K12 Inc. statement about investigation of California schools
Bay Area News Group
04/18/2016 08:34:44 PM PDT Updated: about a month ago
K12 Inc. released the following statement Monday in response to a Bay Area News Group investigation published Sunday and Monday into the Virginia company’s network of online charter schools in California.
HERNDON, Va., — This week, The San Jose Mercury News published two articles about K12 Inc. and the California Virtual Academies (CAVA) — eleven independent public charter schools — that are inaccurate, incompletely researched, and missing the balanced input of many parents whose children have attended and been served by these schools.
Most concerning, these stories cite several politically-driven claims about the CAVA schools that are substantially similar, and in some cases identical, to allegations made by the California Teachers Association (CTA) in their multi-year campaign to unionize the CAVA schools. These issues have been addressed and in many instances roundly refuted. The paper fails to disclose that the few teachers quoted in the article represent a small subset of CAVA teachers organizing on behalf of CTA. The union opposes charter schools, and has also lobbied for legislation aimed at shutting down CAVA schools and other similar public schools of choice.
Parents of children with a variety of educational needs choose CAVA schools: students with special needs who are not receiving the services they require at their local schools; children who struggle in traditional schools; students who are bullied; academically gifted children; and many more. We believe parents know their children best, and we respect the choices they make.
The Mercury News articles are inconsistent with the positive experiences of thousands of California parents who thoughtfully choose CAVA schools for their children. They ignore the experience of the majority of CAVA teachers and educators who are passionate about their work, committed to these schools, and who reject the self-serving goals of the CTA. And they fail to represent fairly the volunteers–many of whom are themselves parents of CAVA students–who serve on the independent, nonprofit CAVA schools’ boards. The Mercury News should have considered the input of a wider sample of parents and teachers.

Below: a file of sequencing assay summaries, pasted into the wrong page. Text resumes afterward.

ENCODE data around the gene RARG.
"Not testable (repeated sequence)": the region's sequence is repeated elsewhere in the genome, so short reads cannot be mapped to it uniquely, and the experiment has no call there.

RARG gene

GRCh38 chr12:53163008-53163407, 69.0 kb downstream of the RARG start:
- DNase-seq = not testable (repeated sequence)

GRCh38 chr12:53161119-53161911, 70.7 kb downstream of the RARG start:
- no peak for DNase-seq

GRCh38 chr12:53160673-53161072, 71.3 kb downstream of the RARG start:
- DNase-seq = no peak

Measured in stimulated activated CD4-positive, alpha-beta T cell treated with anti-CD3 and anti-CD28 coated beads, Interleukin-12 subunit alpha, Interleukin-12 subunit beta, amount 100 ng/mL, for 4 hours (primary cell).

K-12 public schools are highly regulated entities, and as a services provider to public schools across the U.S. we take compliance very seriously. Each CAVA school is governed by a separate and independent charter school board. Each school follows state and federal regulations, and operates under California’s Independent Study program designed for non-classroom-based educational programs. These schools are open, transparent, and accountable. They operate under multiple layers of oversight at the state and local levels, undergo annual independent financial and programmatic audits, and have strong records of compliance.
K12’s mission is to serve our school partners and to assist them in making student achievement the first goal. Where there are deficiencies, we make improvements. If mistakes are made, we correct them. We work constantly to enhance our products and academic services–and, in turn, to facilitate student success. K12 is an organization of educators, teachers, and professionals who are dedicated to providing quality services to the schools and students we are privileged to serve. Unfortunately, these articles do not fairly tell that side of the story.